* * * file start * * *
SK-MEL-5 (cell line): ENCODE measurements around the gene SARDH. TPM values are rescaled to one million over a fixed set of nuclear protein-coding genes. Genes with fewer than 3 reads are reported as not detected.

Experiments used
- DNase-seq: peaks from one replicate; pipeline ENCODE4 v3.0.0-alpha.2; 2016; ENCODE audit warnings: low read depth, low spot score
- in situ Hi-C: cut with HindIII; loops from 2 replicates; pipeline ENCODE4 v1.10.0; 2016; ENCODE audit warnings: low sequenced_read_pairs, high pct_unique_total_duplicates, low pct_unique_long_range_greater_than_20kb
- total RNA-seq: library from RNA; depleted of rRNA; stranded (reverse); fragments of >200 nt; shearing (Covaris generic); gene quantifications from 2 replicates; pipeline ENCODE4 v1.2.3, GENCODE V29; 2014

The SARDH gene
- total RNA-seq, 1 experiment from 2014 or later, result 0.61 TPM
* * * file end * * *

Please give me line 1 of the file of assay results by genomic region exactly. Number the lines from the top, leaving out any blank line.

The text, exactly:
SK-MEL-5 (cell line): ENCODE measurements around the gene SARDH. TPM values are rescaled to one million over a fixed set of nuclear protein-coding genes. Genes with fewer than 3 reads are reported as not detected.